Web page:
An exemplary method of forming a nasal plug for the prevention of excessive nasal discharge is shown in FIGS. 4 and 5. FIG. 4 illustrates a circular blank 18 of absorbent material having an outer edge 20 and a center 22. In FIG. 5, the circular blank 18 is gathered peripherally, so that the edge 20 forms a bottom of an intermediate stage of formation. Next, the gathered blank of absorbent material 18 is constricted along part of its length L1 to form a shaft portion and a plug element as shown in FIG. 1. In this example, the constriction is accomplished by winding a length of thread 24 around the length L1 in the direction of the arrow A1, thus forming a sheath. The materials for the circular blank 18 and the thread 24 are the same as described with respect to FIGS. 1 and 2.

Another exemplary method of forming a nasal plug for the prevention of excessive nasal discharge is shown in FIGS. 6 and 7. FIG. 6 illustrates an elongate strip 28 of absorbent material having first and second ends 30, 32. In FIG. 7, the elongate strip 28 is folded in half, so that the first and second ends 30, 32 have been brought together. Next, the folded absorbent material 28 is constricted along part of its length L2 to form a shaft portion and a plug element as shown in FIG. 1. In this example, the constriction is accomplished by winding a length of thread 34 around the part L2 in the direction of the arrow A2, thus forming a sheath. The materials for the absorbent strip 28 and the thread 34 are the same as described with respect to FIGS. 1 and 2.

Another embodiment of a nasal plug 36 in accordance with the principles of the present invention is shown in FIG. 8. The nasal plug 36 includes a plug element 38 having an outer layer 40 and an inner core 42. The outer layer 40 is fabricated from a wicking material, such as woven cotton fabric, designed to draw fluid from the nasal membrane of the user. The core 42 is fabricated from a less absorbent material (such as batting of the type used in diapers) designed to more slowly absorb and retain the flow of nasal fluid. A shaft portion 44 is provided as previously described.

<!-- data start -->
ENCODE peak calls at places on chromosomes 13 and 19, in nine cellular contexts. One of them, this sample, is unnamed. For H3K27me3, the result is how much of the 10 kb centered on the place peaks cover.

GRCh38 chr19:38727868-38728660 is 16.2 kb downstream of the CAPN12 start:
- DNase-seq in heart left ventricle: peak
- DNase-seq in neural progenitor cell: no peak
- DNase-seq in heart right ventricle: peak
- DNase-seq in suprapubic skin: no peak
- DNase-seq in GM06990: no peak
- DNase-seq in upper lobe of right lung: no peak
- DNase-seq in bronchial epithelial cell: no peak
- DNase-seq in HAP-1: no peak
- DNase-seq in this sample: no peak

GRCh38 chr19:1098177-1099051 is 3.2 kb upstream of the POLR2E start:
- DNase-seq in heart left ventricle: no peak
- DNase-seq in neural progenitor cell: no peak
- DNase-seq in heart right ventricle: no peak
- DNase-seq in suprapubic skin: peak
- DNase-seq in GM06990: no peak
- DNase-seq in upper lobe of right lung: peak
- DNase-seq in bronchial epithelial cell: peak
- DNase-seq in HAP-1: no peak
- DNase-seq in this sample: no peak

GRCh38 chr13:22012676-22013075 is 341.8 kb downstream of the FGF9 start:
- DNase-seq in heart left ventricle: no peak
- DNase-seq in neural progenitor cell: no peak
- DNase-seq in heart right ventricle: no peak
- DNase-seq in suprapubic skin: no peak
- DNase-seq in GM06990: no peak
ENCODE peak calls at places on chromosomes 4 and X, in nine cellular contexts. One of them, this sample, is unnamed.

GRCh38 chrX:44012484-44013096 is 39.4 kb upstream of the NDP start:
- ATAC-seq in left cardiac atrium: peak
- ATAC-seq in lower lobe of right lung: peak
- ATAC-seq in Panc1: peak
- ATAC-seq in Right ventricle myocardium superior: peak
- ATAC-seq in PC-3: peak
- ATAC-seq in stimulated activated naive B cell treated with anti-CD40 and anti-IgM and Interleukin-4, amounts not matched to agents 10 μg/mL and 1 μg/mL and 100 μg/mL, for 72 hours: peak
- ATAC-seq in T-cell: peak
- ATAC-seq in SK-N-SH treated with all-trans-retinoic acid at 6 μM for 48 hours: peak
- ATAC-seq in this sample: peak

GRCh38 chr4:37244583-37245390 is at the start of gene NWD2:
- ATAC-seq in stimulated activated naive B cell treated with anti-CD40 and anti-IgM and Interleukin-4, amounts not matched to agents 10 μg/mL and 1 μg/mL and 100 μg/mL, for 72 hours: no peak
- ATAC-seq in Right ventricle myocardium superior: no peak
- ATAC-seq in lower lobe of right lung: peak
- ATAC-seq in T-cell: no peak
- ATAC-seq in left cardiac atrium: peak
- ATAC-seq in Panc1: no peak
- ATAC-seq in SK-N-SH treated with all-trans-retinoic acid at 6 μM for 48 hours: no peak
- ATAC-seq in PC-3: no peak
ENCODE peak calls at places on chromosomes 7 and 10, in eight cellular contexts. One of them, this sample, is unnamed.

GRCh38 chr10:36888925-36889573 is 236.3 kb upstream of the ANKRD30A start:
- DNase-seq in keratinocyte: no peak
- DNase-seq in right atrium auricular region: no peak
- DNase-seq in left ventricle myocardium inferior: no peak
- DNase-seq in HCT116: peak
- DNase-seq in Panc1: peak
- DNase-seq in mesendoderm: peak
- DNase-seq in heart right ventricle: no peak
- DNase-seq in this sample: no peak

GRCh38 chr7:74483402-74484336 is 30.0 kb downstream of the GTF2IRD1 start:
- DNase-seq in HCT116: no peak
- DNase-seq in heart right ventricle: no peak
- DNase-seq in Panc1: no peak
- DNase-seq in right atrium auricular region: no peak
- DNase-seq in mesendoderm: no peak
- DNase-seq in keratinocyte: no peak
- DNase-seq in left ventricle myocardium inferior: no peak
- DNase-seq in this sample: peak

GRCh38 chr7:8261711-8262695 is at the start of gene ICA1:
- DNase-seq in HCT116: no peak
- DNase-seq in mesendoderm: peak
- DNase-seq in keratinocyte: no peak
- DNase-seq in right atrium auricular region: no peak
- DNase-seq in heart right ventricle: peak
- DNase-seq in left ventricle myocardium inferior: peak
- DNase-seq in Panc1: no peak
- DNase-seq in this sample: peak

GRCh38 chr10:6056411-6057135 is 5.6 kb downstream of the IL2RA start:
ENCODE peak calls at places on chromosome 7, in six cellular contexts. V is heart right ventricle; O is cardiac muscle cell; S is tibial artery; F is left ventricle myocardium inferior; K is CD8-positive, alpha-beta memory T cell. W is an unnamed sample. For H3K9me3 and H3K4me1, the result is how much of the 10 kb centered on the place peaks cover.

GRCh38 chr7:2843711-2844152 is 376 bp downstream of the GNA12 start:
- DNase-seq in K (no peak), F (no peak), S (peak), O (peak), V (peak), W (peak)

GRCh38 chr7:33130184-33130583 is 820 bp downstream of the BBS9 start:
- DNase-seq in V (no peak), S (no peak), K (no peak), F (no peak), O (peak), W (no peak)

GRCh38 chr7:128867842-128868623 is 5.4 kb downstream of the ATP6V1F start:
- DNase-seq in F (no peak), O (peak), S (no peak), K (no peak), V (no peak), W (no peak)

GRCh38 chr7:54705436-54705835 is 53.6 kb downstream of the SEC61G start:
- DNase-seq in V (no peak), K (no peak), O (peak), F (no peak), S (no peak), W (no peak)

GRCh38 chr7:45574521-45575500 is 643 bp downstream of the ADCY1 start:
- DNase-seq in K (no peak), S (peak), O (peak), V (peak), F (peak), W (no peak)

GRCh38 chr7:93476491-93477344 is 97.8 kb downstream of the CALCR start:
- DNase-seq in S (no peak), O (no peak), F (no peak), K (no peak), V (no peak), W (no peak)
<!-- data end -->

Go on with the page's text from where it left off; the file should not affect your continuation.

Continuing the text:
While this invention has been described in connection with the best mode presently contemplated by the inventor for carrying out his invention, the preferred embodiments described and shown are for purposes of illustration only, and are not to be construed as constituting any limitations of the invention. Modifications will be obvious to those skilled in the art, and all modifications that do not depart from the spirit of the invention are intended to be included within the scope of the appended claims. Those skilled in the art will appreciate that the conception upon which this disclosure is based, may readily be utilized as a basis for the designing of other structures, methods and systems for carrying out the several purposes of the present invention. It is important, therefore, that the claims be regarded as including such equivalent constructions insofar as they do not depart from the spirit and scope of the present invention.